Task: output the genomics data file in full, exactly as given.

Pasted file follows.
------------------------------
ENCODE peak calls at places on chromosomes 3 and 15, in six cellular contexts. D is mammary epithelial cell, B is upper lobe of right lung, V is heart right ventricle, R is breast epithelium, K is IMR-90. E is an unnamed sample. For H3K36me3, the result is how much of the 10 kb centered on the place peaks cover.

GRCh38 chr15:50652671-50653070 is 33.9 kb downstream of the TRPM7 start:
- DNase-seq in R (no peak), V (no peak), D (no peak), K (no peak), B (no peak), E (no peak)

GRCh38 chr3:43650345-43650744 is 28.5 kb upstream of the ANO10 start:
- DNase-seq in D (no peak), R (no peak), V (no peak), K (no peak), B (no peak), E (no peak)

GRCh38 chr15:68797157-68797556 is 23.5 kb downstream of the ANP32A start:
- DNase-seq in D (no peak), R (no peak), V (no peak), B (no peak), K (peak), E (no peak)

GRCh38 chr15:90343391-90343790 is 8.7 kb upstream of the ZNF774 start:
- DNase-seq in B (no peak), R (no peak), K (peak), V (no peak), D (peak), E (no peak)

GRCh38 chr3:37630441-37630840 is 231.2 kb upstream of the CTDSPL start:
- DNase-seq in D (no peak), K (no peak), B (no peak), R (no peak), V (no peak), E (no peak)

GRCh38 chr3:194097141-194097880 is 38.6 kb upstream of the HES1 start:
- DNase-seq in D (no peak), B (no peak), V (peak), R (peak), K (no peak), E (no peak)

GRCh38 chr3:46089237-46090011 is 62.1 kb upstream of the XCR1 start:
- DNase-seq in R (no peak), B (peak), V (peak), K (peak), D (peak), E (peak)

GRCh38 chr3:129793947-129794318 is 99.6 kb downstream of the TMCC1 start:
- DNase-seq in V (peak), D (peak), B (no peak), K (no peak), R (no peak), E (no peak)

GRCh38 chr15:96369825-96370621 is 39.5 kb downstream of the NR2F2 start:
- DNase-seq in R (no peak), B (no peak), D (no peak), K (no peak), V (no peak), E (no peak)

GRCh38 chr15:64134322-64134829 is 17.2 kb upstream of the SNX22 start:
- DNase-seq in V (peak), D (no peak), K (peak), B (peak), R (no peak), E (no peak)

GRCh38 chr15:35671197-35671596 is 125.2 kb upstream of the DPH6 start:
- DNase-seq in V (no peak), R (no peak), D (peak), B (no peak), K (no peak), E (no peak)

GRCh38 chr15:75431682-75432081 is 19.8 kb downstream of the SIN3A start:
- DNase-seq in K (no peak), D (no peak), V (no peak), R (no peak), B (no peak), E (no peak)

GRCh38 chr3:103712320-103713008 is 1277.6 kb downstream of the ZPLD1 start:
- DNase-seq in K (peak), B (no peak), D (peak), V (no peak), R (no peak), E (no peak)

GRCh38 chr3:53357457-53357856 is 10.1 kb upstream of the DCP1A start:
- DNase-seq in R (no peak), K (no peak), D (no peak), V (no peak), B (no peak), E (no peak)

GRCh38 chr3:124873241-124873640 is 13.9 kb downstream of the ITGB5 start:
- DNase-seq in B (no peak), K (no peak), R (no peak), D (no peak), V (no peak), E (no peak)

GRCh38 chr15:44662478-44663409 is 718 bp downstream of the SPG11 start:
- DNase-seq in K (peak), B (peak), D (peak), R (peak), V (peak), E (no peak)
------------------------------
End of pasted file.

ENCODE peak calls at places on chromosomes 3 and 15, in six cellular contexts. D is mammary epithelial cell, B is upper lobe of right lung, V is heart right ventricle, R is breast epithelium, K is IMR-90. E is an unnamed sample. For H3K36me3, the result is how much of the 10 kb centered on the place peaks cover.

GRCh38 chr15:50652671-50653070 is 33.9 kb downstream of the TRPM7 start:
- DNase-seq in R (no peak), V (no peak), D (no peak), K (no peak), B (no peak), E (no peak)

GRCh38 chr3:43650345-43650744 is 28.5 kb upstream of the ANO10 start:
- DNase-seq in D (no peak), R (no peak), V (no peak), K (no peak), B (no peak), E (no peak)

GRCh38 chr15:68797157-68797556 is 23.5 kb downstream of the ANP32A start:
- DNase-seq in D (no peak), R (no peak), V (no peak), B (no peak), K (peak), E (no peak)

GRCh38 chr15:90343391-90343790 is 8.7 kb upstream of the ZNF774 start:
- DNase-seq in B (no peak), R (no peak), K (peak), V (no peak), D (peak), E (no peak)

GRCh38 chr3:37630441-37630840 is 231.2 kb upstream of the CTDSPL start:
- DNase-seq in D (no peak), K (no peak), B (no peak), R (no peak), V (no peak), E (no peak)

GRCh38 chr3:194097141-194097880 is 38.6 kb upstream of the HES1 start:
- DNase-seq in D (no peak), B (no peak), V (peak), R (peak), K (no peak), E (no peak)

GRCh38 chr3:46089237-46090011 is 62.1 kb upstream of the XCR1 start:
- DNase-seq in R (no peak), B (peak), V (peak), K (peak), D (peak), E (peak)

GRCh38 chr3:129793947-129794318 is 99.6 kb downstream of the TMCC1 start:
- DNase-seq in V (peak), D (peak), B (no peak), K (no peak), R (no peak), E (no peak)

GRCh38 chr15:96369825-96370621 is 39.5 kb downstream of the NR2F2 start:
- DNase-seq in R (no peak), B (no peak), D (no peak), K (no peak), V (no peak), E (no peak)

GRCh38 chr15:64134322-64134829 is 17.2 kb upstream of the SNX22 start:
- DNase-seq in V (peak), D (no peak), K (peak), B (peak), R (no peak), E (no peak)

GRCh38 chr15:35671197-35671596 is 125.2 kb upstream of the DPH6 start:
- DNase-seq in V (no peak), R (no peak), D (peak), B (no peak), K (no peak), E (no peak)

GRCh38 chr15:75431682-75432081 is 19.8 kb downstream of the SIN3A start:
- DNase-seq in K (no peak), D (no peak), V (no peak), R (no peak), B (no peak), E (no peak)

GRCh38 chr3:103712320-103713008 is 1277.6 kb downstream of the ZPLD1 start:
- DNase-seq in K (peak), B (no peak), D (peak), V (no peak), R (no peak), E (no peak)

GRCh38 chr3:53357457-53357856 is 10.1 kb upstream of the DCP1A start:
- DNase-seq in R (no peak), K (no peak), D (no peak), V (no peak), B (no peak), E (no peak)

GRCh38 chr3:124873241-124873640 is 13.9 kb downstream of the ITGB5 start:
- DNase-seq in B (no peak), K (no peak), R (no peak), D (no peak), V (no peak), E (no peak)

GRCh38 chr15:44662478-44663409 is 718 bp downstream of the SPG11 start:
- DNase-seq in K (peak), B (peak), D (peak), R (peak), V (peak), E (no peak)